For the second half, Albert Sambi Lokonga replaced the injured Bukayo Saka, which, after watching him limp off the pitch at the end of the first half after James McArthur’s hard tackle on him, was not really surprising; a precautionary substitution by Mikel Arteta, no doubt. Anyway, we were unlucky not to score just after the restart, when a superb Thomas Partey shot flew just past the Palace goalie’s upright; a couple of minutes later, disaster struck when Thomas Partey was caught in possession by Jordan Ayew just outside our penalty area, and the ball rolled onwards to Christian Benteke, who advanced, moved into space and placed a superb strike into the bottom corner past the outstretched arm of Aaron Ramsdale. Oh dear. Their goal appeared to inject some life into the match, with both sets of strikers showing urgency in front of goal. Aaron Ramsdale made a fabulous fingertip save from Jordan Ayew ten minutes after the restart, and incredibly, this led to a period of Palace resurgency, with Arsenal struggling to maintain possession. Our build-up play from the back was looking good, with Kieran Tierney and Takehiro Tomiyasu working extremely hard to feed the ball to the midfield gang, but the Palace players seemed to read our intentions and intercept our movements. With twenty-four minutes of the match remaining, Alexandre Lacazette replaced a tiring (and almost anonymous) Martin Ødegaard, and almost immeditely the shape of the team changed for the better. After a near miss by Alexandre Lacazette, the unthinkable happened. The visitors pressed us, and a basic mistake in midfield occurred when Albert Sambi Lokonga was robbed of the ball by Conor Gallagher, which meant that they counter-attacked swiftly. Conor Gallagher then found Michael Olise, who passed the ball to Odsonne Edouard, who subsequently thumped the ball into the back of the net off the underside of the bar. A couple of minutes later, Alexandre Lacazette was fouled just outside the visitor’s penalty area, but the subsequent free-kick from Nicolas Pépé was very poor. With ten minutes of the match remaining, Gabriel Martinelli replaced Thomas Partey, and his presence fired us up again. Kieran Tierney was desperately unlucky when he hit the bar from close range with four minutes of the match left; Nicolas Pépé had a penalty appeal denied, and it seemed the more we tried, the less likely were were to score. However, in the four minutes of injury time, more drama occurred, when our relentless recent pressure finally paid off. At literally, the end of the match, a corner was half cleared, but the ball was sent back into the penalty area. The visitors couldn’t clear, the ball was flying around like a pinball, goalkeeper Vicente Guaita knocked away a shot but Alexandre Lacazette was there to slam in the rebound from close range. A draw, and thank heavens for that.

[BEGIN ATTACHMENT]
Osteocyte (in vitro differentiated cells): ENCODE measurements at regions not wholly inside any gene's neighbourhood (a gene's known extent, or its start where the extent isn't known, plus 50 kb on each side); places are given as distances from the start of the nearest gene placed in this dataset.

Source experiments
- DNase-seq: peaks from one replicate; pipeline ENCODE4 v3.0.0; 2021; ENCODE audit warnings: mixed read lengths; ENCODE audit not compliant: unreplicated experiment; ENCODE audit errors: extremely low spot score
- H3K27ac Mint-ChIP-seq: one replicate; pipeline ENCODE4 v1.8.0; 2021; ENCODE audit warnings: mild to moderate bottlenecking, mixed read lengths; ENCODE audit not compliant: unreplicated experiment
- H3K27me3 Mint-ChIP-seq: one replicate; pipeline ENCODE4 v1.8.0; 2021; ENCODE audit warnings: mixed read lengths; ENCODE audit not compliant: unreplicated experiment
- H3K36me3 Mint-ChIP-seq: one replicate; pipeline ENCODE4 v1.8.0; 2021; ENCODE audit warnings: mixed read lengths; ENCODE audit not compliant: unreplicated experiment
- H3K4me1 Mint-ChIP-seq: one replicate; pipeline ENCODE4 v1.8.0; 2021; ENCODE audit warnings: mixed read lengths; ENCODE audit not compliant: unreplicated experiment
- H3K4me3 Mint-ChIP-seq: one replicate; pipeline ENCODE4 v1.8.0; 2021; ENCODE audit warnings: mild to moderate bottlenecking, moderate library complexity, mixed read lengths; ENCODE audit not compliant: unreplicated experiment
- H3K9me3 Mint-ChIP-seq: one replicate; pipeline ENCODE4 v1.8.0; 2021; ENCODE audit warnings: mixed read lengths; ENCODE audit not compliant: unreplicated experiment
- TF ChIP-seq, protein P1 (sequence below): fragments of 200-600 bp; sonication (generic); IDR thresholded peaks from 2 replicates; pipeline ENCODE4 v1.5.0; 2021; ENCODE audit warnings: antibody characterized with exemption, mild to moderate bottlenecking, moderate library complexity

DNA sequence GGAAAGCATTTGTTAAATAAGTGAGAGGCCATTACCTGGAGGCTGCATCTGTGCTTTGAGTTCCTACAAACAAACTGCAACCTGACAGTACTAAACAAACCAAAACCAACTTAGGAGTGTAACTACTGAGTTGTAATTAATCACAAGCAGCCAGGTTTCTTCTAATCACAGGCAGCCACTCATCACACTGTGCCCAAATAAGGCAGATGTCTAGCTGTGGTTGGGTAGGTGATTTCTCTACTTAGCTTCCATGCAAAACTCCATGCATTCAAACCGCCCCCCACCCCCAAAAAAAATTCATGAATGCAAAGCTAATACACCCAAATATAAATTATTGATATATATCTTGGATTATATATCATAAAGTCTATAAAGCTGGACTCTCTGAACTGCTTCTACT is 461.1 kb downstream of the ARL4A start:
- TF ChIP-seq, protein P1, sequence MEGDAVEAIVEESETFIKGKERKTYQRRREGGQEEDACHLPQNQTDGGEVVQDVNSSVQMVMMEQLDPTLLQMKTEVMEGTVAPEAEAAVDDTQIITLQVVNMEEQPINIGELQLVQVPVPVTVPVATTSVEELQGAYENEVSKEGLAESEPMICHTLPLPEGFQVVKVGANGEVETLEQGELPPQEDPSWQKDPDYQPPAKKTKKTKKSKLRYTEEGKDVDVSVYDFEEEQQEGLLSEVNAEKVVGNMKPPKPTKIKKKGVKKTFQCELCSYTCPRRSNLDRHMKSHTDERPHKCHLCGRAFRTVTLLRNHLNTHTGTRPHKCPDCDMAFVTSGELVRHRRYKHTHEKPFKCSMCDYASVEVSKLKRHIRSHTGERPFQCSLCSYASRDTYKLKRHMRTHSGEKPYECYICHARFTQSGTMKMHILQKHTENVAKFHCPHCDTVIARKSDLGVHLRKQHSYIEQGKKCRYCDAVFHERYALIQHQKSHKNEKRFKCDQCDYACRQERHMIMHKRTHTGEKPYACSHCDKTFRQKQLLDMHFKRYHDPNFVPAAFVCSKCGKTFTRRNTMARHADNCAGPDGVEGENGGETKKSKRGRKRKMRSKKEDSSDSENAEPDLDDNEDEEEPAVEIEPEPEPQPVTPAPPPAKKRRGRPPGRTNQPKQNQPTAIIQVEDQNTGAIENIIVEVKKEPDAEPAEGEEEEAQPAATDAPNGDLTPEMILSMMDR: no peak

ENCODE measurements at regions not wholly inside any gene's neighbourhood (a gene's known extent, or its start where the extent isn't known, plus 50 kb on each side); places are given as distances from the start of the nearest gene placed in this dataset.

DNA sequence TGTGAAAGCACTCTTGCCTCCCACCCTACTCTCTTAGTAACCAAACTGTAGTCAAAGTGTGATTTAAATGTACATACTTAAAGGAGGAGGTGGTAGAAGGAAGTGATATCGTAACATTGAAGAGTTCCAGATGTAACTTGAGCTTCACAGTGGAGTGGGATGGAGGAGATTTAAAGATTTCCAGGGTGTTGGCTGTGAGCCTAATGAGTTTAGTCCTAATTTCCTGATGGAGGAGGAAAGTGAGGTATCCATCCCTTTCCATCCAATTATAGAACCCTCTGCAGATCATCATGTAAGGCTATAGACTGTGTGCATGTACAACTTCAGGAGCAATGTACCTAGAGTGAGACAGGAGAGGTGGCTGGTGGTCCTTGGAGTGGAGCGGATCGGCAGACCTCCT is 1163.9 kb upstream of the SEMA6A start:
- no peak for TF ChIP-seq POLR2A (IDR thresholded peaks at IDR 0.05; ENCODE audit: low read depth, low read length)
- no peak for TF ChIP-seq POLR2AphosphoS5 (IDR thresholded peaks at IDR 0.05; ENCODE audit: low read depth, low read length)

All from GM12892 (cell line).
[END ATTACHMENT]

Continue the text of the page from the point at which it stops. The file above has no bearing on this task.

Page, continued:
The good things that arose from this match tonight, is that we have extended our unbeaten run to six matches, with our last defeat being the game against Manchester City on 28th August; we are still the youngest side in the Premiership and our players have a long way to go. But the flip side of this was, basically, one nil up, two-one down, very quickly in fact. We took the lead, looked strong, then went marshmallow very quickly. We got caught on the break too many times, and it was sheer perseverance and good old fashioned guts and hard work that got us the draw, and thank heavens that we did, too. The late, late show may well be good entertainment for the neutrals, but for the rest of us, it is truly agonising. We have got to learn to be horribly mean in defence, and utterly ruthless in attack, otherwise all of our hard work will be in vain. Although it was two points dropped, at least we got a point after some decidedly iffy moments, and tonight we are twelfth in the Premiership, which is ridiculous for a club of our stature. How will it change? And more to the point, when? And where does the problem really lie, with the players, or the system decreed by the manager? 

Remember everyone, keep the faith, get behind the team and the manager, as this season is going to be crucial for our future success in all competitions. Stick with the winners. Our next match: Aston Villa at the Emirates on Friday, 22nd October at 8.00pm (Premier League). Be there, if you can. Victoria Concordia Crescit.


Too Dearly Loved To Be Forgotten: Arsenal v Racing Club de Paris 1930-1962 by Steve Ingless (Rangemore Publications, ISBN 978-1-5272-0135-4) is now available on Amazon.